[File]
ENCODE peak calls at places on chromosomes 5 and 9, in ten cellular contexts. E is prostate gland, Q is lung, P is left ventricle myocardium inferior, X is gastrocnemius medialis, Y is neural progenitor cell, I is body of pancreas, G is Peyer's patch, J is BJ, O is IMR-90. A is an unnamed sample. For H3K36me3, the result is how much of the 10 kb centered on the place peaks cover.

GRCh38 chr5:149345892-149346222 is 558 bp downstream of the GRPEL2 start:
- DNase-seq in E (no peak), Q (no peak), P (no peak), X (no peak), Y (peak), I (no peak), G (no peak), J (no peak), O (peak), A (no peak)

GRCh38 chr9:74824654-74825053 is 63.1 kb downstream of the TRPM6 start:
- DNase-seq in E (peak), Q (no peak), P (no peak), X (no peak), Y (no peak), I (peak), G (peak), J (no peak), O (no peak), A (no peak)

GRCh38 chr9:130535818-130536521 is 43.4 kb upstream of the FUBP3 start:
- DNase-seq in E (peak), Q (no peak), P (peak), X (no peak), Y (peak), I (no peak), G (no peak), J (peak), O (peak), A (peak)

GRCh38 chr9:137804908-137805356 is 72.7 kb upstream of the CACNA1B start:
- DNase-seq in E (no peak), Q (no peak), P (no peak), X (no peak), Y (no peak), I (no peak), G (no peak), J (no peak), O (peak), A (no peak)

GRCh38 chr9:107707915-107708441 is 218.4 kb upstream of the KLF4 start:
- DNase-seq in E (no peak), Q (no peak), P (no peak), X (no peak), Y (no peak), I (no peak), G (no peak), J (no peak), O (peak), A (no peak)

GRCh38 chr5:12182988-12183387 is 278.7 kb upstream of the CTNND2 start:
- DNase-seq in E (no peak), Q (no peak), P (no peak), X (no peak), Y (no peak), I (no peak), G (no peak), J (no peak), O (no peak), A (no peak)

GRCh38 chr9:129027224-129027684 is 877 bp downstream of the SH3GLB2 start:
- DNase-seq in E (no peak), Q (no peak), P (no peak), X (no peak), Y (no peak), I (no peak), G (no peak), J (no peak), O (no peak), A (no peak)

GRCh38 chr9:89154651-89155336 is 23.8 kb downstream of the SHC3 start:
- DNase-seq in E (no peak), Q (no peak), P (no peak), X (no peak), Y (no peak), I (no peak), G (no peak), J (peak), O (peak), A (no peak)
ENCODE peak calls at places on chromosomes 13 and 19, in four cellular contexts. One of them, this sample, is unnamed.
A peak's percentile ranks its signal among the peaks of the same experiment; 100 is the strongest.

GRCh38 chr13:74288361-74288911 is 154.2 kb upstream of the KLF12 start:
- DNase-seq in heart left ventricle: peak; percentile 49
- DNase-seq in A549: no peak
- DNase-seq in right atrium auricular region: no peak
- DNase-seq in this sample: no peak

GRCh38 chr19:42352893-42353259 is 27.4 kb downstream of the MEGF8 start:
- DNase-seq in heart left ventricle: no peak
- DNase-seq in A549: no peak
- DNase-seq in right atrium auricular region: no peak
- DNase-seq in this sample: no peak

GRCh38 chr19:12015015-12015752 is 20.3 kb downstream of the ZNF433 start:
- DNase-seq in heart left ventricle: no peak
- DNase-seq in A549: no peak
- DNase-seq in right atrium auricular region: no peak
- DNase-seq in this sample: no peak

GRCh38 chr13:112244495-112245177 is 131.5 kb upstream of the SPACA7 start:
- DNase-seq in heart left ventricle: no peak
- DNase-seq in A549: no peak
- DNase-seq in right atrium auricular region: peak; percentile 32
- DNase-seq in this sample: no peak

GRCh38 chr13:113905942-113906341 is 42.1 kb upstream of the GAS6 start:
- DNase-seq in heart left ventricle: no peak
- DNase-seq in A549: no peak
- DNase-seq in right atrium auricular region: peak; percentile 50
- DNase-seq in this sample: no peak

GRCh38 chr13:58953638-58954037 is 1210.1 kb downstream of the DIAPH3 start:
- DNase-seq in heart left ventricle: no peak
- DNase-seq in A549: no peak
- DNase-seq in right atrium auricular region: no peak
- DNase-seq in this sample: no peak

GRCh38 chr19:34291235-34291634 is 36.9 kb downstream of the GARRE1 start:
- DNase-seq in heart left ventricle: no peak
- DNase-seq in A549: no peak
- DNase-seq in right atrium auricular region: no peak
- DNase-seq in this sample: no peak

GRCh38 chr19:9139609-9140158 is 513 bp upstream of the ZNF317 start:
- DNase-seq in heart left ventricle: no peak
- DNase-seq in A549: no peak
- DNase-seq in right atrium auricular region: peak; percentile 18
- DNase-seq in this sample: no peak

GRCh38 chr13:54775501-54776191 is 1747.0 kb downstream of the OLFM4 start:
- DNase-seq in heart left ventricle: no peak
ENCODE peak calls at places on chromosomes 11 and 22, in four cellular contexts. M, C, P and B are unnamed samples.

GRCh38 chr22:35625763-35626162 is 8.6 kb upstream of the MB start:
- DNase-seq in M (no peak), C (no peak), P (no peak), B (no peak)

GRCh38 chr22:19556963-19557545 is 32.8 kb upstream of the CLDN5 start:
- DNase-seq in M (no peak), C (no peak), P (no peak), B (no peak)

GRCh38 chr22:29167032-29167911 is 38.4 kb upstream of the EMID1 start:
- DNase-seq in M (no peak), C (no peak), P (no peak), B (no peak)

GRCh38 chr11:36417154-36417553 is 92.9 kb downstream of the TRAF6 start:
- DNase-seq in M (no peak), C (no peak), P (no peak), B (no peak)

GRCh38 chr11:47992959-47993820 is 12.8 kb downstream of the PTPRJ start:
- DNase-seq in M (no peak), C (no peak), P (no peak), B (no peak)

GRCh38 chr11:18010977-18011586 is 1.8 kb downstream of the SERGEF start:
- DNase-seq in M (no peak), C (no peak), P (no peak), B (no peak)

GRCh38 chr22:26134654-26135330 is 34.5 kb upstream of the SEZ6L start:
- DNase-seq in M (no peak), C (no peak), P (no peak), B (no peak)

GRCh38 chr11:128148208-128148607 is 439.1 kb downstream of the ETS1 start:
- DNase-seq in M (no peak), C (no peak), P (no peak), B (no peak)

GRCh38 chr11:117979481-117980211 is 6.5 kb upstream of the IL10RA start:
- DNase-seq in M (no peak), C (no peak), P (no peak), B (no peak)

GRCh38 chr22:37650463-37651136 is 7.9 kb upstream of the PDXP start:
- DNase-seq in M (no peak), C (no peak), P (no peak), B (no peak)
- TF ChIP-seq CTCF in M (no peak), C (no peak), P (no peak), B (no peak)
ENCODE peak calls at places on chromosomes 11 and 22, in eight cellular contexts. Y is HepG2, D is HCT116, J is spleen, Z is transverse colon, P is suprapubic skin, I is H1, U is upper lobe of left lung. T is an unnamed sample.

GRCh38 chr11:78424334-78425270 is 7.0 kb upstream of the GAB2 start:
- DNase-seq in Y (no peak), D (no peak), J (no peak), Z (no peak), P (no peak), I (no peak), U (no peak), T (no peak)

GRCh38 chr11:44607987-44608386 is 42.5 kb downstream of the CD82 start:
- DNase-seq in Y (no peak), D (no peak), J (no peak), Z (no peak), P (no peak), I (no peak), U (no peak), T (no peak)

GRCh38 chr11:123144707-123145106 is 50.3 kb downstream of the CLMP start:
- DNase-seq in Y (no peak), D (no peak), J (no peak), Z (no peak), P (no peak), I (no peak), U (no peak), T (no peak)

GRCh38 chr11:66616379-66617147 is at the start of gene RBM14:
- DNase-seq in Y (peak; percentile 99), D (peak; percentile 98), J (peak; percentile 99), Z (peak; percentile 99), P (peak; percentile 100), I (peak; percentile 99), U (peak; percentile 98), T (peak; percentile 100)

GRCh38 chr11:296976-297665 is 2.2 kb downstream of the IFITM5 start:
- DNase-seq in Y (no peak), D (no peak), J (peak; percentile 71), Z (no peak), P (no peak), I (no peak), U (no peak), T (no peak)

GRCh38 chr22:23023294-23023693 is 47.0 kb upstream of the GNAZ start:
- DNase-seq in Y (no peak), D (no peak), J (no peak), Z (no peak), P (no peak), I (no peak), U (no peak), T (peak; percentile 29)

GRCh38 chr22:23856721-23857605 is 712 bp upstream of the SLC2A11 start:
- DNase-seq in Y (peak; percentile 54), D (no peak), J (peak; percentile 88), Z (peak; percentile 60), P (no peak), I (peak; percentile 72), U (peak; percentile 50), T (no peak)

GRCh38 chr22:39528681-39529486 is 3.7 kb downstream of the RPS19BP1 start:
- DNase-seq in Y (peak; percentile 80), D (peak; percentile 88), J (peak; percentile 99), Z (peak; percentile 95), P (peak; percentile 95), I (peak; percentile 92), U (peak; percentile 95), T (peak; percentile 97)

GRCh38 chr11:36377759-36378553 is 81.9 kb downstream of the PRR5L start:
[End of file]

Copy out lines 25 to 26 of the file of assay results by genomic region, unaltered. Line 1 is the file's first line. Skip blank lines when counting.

GRCh38 chr19:42352893-42353259 is 27.4 kb downstream of the MEGF8 start:
- DNase-seq in heart left ventricle: no peak